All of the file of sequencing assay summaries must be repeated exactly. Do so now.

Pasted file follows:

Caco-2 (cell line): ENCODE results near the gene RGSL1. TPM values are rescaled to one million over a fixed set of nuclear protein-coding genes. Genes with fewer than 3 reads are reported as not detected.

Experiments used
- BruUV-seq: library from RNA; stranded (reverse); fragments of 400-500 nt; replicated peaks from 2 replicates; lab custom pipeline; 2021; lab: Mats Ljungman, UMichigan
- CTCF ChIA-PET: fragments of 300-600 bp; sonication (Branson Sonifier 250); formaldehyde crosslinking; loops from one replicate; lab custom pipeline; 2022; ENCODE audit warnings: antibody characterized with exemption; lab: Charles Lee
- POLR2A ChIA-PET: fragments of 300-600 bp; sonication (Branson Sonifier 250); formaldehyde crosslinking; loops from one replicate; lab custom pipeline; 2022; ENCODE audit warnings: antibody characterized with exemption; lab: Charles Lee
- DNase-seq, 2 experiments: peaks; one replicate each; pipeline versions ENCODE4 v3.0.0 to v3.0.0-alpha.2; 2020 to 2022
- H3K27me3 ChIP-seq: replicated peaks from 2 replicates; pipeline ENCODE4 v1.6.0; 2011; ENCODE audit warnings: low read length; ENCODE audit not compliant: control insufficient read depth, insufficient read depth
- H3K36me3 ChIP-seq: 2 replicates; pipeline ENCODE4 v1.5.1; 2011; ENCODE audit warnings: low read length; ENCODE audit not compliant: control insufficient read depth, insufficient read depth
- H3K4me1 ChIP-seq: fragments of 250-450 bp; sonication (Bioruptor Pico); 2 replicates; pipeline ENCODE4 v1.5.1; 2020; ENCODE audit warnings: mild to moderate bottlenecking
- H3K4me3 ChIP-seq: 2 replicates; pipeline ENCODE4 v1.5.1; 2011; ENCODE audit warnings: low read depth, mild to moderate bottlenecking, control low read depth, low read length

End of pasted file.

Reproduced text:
Caco-2 (cell line): ENCODE results near the gene RGSL1. TPM values are rescaled to one million over a fixed set of nuclear protein-coding genes. Genes with fewer than 3 reads are reported as not detected.

Experiments used
- BruUV-seq: library from RNA; stranded (reverse); fragments of 400-500 nt; replicated peaks from 2 replicates; lab custom pipeline; 2021; lab: Mats Ljungman, UMichigan
- CTCF ChIA-PET: fragments of 300-600 bp; sonication (Branson Sonifier 250); formaldehyde crosslinking; loops from one replicate; lab custom pipeline; 2022; ENCODE audit warnings: antibody characterized with exemption; lab: Charles Lee
- POLR2A ChIA-PET: fragments of 300-600 bp; sonication (Branson Sonifier 250); formaldehyde crosslinking; loops from one replicate; lab custom pipeline; 2022; ENCODE audit warnings: antibody characterized with exemption; lab: Charles Lee
- DNase-seq, 2 experiments: peaks; one replicate each; pipeline versions ENCODE4 v3.0.0 to v3.0.0-alpha.2; 2020 to 2022
- H3K27me3 ChIP-seq: replicated peaks from 2 replicates; pipeline ENCODE4 v1.6.0; 2011; ENCODE audit warnings: low read length; ENCODE audit not compliant: control insufficient read depth, insufficient read depth
- H3K36me3 ChIP-seq: 2 replicates; pipeline ENCODE4 v1.5.1; 2011; ENCODE audit warnings: low read length; ENCODE audit not compliant: control insufficient read depth, insufficient read depth
- H3K4me1 ChIP-seq: fragments of 250-450 bp; sonication (Bioruptor Pico); 2 replicates; pipeline ENCODE4 v1.5.1; 2020; ENCODE audit warnings: mild to moderate bottlenecking
- H3K4me3 ChIP-seq: 2 replicates; pipeline ENCODE4 v1.5.1; 2011; ENCODE audit warnings: low read depth, mild to moderate bottlenecking, control low read depth, low read length